IBON said that by taking concrete steps towards national industrialization, joblessness and poverty can also be genuinely resolved. President Duterte can first make the bold step of declaring national industrialization as the major strategy of Philippine development. This can be followed by laying down the key elements of this strategy like implementing genuine agrarian reform and upholding workers’ and the people’s rights and welfare. This can include launching a “Buy Filipino, Build Filipino” campaign and  prioritizing the provision of social services and public utilities.

Other concrete steps that the current government can implement is reclaiming and asserting Philippine economic sovereignty by reviewing all international trade and investment agreements. It can also give immediate relief to Filipino manufacturers.

IBON said that in itself the forum is a welcome and initial step in the direction of the country’s genuine industrialization. The group hopes that the Duterte administration will also put the needs of the Filipino majority first so that meaningful economic change can truly happen.###

Bantay Bigas | Press Release | The gathering was attended by more than 130 participants composed of rice millers, small rice traders and retailers, farmers, consumers, farmers’ cooperatives, irrigators associations, farmers, and… | Reference: Lita Mariano, Spokesperson | Mobile: 09302016879

A rare gathering of rice industry stakeholders was held at the Century Conference hall of the Quezon Memorial Circle last Friday, September 17, 2010. Themed: “ National Rice Industry Consultative Exchange (RICE): Towards Strengthening the Philippine Local Rice Industry,” the gathering was attended by more than 130 participants composed of rice millers, small rice traders and retailers, farmers, consumers, farmers’ cooperatives, irrigators associations, farmers, and advocates from the country’s various sectors.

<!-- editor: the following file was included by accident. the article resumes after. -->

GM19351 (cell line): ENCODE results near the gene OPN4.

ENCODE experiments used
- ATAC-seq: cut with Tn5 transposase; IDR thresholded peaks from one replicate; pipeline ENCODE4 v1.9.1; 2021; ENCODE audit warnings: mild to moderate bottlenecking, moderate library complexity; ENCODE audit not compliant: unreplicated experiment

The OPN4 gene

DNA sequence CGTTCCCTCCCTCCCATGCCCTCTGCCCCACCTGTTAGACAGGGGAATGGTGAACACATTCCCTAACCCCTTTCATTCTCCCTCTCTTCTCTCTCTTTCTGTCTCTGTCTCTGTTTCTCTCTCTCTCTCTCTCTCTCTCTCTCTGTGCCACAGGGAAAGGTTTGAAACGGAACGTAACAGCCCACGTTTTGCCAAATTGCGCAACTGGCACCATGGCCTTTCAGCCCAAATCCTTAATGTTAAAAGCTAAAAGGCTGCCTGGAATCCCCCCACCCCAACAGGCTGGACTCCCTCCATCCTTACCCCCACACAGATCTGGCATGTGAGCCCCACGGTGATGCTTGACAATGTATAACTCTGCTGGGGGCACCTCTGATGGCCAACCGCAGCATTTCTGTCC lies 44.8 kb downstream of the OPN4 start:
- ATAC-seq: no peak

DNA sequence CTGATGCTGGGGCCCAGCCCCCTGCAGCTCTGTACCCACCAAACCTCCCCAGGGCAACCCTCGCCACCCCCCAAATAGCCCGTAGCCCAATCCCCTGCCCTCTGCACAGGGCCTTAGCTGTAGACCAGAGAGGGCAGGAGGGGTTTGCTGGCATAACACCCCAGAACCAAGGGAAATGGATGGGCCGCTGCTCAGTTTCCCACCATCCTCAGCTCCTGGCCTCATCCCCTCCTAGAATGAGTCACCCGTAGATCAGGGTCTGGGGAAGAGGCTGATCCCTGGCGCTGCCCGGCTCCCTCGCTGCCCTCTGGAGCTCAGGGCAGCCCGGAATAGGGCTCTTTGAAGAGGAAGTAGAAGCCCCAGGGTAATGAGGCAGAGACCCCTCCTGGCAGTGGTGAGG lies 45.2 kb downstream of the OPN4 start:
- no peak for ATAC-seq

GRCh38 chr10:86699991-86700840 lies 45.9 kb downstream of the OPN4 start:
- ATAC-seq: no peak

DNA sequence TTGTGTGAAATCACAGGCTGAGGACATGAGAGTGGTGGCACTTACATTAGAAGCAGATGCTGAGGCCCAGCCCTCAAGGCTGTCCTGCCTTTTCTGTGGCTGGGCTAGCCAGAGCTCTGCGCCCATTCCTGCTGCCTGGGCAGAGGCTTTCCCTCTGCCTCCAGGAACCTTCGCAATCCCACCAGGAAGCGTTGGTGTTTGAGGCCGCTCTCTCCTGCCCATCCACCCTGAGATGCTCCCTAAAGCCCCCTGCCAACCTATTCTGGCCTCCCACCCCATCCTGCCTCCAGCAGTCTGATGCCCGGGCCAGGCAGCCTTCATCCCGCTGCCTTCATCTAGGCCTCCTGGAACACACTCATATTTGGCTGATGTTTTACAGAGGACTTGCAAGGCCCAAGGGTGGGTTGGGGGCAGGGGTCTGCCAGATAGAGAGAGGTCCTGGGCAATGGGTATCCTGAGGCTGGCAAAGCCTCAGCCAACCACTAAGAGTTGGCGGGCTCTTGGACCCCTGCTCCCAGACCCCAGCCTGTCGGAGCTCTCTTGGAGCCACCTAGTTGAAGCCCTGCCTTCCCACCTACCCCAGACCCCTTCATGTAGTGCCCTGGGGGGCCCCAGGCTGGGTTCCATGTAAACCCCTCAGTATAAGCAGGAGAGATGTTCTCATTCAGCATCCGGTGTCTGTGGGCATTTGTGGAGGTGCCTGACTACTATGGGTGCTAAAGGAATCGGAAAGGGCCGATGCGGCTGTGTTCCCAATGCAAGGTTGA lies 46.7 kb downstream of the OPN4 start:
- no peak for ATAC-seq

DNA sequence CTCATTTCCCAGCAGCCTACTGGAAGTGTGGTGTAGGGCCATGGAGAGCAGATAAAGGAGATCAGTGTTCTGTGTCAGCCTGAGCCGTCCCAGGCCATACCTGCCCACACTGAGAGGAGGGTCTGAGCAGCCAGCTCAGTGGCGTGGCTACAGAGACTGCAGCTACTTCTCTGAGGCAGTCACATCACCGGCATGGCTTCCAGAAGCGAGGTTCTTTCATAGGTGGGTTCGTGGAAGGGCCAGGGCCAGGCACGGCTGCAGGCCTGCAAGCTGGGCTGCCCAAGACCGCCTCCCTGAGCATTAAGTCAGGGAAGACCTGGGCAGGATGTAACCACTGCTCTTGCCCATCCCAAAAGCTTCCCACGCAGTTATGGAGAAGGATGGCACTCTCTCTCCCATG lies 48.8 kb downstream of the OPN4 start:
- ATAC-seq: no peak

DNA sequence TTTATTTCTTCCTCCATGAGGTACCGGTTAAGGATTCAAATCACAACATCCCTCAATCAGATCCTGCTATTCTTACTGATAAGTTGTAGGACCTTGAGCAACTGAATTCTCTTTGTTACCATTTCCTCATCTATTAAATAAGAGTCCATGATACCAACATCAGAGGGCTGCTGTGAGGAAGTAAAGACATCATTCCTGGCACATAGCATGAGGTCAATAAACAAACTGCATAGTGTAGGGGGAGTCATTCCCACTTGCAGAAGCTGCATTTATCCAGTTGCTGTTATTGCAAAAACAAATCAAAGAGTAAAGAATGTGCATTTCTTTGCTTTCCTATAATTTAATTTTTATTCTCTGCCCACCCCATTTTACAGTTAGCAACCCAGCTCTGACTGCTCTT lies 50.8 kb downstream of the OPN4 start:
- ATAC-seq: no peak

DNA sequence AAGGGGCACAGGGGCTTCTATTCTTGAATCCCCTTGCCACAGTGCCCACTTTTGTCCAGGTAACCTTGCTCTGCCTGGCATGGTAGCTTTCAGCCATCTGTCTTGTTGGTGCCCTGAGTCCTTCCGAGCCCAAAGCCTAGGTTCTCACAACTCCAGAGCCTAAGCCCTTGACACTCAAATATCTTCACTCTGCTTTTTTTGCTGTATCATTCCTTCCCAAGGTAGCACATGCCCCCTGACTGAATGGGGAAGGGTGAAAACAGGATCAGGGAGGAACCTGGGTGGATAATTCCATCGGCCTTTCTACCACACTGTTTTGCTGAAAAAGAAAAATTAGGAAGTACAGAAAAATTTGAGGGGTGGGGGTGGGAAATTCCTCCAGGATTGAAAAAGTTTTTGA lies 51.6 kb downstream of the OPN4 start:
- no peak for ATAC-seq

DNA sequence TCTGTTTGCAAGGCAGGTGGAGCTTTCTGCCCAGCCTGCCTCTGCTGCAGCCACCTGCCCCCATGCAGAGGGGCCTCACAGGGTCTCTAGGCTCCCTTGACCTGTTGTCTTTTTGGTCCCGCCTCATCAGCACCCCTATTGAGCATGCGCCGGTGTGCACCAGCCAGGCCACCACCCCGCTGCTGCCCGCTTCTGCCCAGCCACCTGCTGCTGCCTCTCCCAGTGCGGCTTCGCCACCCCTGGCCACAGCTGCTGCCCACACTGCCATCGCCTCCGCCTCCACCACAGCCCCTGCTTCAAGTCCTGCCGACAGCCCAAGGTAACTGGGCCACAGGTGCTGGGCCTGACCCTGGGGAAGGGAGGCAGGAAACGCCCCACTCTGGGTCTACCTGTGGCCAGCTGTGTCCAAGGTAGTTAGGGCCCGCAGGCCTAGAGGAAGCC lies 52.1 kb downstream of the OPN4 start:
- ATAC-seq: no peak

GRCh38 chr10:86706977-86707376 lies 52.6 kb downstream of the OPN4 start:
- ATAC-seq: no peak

Initiated by Bantay Bigas, a multisectoral alliance of consumers, farmers, the urban poor, workers, women and government employees advocating sufficient, safe and affordable rice for every Filipino family, this first-of-its-kind gathering aimed to bring into a forum the varying perspectives and interests of the local rice industry sectors, how they are affected by government policies and programs; and to come up with a common platform to protect and strengthen the local rice industry.

Bantay Bigas spokesperson Lita Mariano, said: “This is unprecedented. This is an initial step towards addressing the chronic rice crisis that continuously besets our country. This is the broadest gathering of sectors whose common position is to protect and strengthen the local rice industry.”

IBON Executive Director Rosario Bella Guzman provided an overview of the local rice industry, which she explained is characterized by the crisis of overproduction wrought by globalization that forces the importation of surplus produce into countries that are likewise plagued by the chronic crisis of backward agricultural production.